Singing fills my soul like nothing else. When I am alone with my song, words I’ve never spoken and melodies I’ve never heard, pour out from within. I don’t know exactly where they come from, and I’m not sure where they are going, but every once in a while, something special comes out and I just have to write it down. I don’t know if I’ll ever be a "real" singer, but I will always make music. And I have a feeling that when I finally sit back down at the piano I’ve hardly touched since fourth grade, it will be the final key. The music is inside me and I will always be a singer.

There have been moments when I know I’m an actress. Moments when I know I’m a writer. And moments when I know that I am a singer. The spoken word. The written word. And the most beautiful sound in the world: music. These are the languages that can heal a wounded soul. A play that tells your life story. A book that gives you the answers. A song that makes you cry. I no longer yearn for the material comforts of a movie star life. I grow closer to my spirit with every play that I perform, with every story that I write and with every song that I sing. These are the things that have made me who I am and have given me the strength to know that this is who I was meant to be. I do not want to make movies or write stories or sing songs for the sake of money. When all that’s left of us is our spirit, all that will matter is the love that we gave and the people we helped with the gifts we were given. I’ve only scratched the surface of my healing language and I’m growing anxious to explore. For I’ve felt the power that language can hold. I’ve seen a hand that holds it. I’ve heard a voice that brings it to life. I’ve witnessed the power of Dr. Maya Angelou.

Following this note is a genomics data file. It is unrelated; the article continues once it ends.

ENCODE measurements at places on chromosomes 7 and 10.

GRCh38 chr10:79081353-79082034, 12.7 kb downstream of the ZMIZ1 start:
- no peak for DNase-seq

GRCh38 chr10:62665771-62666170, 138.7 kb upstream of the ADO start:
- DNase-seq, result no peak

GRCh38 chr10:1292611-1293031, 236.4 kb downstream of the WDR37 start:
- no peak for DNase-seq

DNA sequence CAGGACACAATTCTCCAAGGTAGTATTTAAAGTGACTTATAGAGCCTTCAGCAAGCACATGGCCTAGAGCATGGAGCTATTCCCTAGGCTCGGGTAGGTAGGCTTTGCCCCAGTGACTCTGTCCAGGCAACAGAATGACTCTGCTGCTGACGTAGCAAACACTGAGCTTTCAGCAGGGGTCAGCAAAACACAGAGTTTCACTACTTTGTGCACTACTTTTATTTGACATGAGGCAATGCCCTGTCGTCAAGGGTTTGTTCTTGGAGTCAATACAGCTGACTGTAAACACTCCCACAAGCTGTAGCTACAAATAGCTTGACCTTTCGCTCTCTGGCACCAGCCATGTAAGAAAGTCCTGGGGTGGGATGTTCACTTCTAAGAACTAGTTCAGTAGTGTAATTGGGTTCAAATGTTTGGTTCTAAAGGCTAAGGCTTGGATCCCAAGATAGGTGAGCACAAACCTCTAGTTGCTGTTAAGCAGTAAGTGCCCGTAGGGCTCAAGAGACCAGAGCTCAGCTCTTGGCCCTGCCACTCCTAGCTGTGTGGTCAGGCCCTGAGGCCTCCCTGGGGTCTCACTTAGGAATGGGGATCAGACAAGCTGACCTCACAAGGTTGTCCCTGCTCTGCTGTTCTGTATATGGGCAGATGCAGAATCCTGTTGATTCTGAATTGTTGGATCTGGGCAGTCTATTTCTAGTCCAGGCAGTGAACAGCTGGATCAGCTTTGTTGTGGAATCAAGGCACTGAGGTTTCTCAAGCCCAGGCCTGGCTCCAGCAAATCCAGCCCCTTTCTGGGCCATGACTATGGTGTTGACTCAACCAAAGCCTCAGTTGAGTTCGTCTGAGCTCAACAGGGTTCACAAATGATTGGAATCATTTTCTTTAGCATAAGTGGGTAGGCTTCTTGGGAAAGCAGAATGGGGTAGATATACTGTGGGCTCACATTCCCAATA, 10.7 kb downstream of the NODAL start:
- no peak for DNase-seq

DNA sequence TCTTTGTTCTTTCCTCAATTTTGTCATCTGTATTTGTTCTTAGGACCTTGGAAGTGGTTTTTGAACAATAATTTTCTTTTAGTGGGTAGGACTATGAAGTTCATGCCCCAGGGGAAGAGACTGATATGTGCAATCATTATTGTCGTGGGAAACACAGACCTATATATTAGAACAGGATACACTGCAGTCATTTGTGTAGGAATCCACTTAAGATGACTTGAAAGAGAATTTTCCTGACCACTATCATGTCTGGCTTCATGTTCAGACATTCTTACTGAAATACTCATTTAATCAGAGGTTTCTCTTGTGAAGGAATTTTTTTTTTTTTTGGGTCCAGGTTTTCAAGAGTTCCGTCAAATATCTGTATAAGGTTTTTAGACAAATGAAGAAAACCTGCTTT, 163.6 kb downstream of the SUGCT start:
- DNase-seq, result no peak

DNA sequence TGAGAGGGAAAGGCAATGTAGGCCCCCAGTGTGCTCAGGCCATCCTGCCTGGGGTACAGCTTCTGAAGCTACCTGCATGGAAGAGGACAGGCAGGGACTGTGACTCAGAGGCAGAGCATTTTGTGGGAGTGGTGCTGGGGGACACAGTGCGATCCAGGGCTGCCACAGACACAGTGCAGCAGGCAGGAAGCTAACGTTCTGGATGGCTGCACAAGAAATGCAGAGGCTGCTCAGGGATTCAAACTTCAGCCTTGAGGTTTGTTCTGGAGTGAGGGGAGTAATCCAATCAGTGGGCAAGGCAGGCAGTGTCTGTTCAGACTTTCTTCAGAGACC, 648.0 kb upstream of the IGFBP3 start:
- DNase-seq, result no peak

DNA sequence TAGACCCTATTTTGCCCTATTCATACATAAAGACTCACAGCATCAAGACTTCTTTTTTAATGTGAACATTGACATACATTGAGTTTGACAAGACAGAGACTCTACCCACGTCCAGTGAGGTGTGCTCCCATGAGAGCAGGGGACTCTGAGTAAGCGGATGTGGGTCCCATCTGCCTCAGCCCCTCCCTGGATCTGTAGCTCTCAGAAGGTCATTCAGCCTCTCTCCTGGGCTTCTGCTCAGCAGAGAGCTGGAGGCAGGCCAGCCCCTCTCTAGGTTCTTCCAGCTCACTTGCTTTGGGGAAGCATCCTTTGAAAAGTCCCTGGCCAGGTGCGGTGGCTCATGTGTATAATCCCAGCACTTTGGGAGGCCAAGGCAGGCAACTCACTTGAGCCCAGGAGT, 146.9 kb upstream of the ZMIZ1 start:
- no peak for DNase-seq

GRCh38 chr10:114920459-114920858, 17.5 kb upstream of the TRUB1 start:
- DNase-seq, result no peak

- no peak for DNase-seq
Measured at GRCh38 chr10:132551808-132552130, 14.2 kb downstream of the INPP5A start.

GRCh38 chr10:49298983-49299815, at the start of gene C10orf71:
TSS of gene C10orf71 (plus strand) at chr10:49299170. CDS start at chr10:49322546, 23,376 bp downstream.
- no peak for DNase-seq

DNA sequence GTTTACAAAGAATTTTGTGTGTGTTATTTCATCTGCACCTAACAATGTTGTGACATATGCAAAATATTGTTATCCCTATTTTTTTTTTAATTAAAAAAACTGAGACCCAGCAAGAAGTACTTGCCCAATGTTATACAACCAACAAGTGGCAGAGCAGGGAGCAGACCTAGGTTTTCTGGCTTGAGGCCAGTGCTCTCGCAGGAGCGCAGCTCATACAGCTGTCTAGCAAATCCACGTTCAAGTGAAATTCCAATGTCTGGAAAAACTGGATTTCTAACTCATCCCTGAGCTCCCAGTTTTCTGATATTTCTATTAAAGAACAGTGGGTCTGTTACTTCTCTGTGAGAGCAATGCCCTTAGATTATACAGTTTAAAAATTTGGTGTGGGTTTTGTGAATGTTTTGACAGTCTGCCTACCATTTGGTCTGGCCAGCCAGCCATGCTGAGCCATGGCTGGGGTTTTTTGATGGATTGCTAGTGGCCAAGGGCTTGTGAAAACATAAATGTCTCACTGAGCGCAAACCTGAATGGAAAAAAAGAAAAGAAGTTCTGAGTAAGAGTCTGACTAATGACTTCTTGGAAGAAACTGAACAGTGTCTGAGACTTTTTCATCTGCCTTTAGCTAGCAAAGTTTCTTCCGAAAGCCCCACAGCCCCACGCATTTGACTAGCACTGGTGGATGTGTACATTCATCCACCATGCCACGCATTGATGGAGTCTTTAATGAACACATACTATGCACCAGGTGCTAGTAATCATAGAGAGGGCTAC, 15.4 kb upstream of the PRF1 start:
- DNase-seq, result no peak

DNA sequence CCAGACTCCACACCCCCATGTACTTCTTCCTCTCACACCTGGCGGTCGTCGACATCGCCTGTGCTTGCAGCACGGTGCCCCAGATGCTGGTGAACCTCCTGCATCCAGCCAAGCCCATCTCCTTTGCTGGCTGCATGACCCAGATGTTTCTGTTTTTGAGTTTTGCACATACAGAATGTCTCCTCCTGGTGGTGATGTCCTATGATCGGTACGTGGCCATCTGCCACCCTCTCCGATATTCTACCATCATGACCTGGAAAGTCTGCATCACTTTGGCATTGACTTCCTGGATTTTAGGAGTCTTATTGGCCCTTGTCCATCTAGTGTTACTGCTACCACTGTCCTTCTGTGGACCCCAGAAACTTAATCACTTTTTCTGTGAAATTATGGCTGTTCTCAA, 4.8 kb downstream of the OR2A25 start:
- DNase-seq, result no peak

I thought I knew all about the power of language till the day I heard her speak. Language has so engulfed her that inspiration now seeps from her skin and echoes from her eyes. She spoon-fed my soul for sixty minutes and all I remember is the feeling. Oh, how I wish I could remember the poetry she spoke and the inspiration she fed and the songs she burst into, with her beautiful black voice ringing through the air. "A song flung up to heaven." I remember that. "A song flung up to heaven, flung up to heaven," she sang again. "Flung up to heaven." And was it. I know that in that hour, there was no finer song played on this earth and the angels in the heavens had come down to listen to the power of language in its finest hour. Now as I open I Know Why the Caged Bird Sings, even before the first page I am moved. She dedicates her autobiography to her son . . .

and all the strong

black birds of promise

who defy the odds and gods

and sing their songs.

Maybe someday I will feel what she must feel. I’ve felt the power of the captive audience. I know their laughter. I know their tears. I know the moment when the screams of applause will join our souls for we have both learned from each other. I’ve touched the place where you find the meaning of your life. And now I will forever search, for the sounds that heal.

 

Copyright 2002
Miranda Myers Barker

 

Funded through the U.S. Dept. of Education, Title III Grant PO31A980143
Sherri Winans, Whatcom Community College, Bellingham, WA
1999-2015